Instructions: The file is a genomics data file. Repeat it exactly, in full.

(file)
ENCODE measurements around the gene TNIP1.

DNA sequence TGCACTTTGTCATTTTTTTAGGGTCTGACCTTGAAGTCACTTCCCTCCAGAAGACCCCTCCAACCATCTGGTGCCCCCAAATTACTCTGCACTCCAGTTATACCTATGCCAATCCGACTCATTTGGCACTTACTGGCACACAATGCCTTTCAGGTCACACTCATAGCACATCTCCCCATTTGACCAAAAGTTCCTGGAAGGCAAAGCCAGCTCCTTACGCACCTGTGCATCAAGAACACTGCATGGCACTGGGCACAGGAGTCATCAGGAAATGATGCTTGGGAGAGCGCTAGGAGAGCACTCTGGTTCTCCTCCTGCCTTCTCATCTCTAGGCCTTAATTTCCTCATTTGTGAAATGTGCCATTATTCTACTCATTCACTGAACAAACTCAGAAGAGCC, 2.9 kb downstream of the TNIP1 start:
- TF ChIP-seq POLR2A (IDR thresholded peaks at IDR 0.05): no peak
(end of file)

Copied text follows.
ENCODE measurements around the gene TNIP1.

DNA sequence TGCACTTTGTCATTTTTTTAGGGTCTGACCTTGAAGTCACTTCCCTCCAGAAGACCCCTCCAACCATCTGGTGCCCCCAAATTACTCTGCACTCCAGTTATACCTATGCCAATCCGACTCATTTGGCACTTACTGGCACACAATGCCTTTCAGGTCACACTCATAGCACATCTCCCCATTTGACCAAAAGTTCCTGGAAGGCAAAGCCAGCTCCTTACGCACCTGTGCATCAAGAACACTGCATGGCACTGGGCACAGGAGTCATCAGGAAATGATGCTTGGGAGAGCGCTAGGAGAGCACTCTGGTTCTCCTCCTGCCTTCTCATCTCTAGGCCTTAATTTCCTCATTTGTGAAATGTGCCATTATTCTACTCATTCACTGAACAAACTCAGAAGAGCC, 2.9 kb downstream of the TNIP1 start:
- TF ChIP-seq POLR2A (IDR thresholded peaks at IDR 0.05): no peak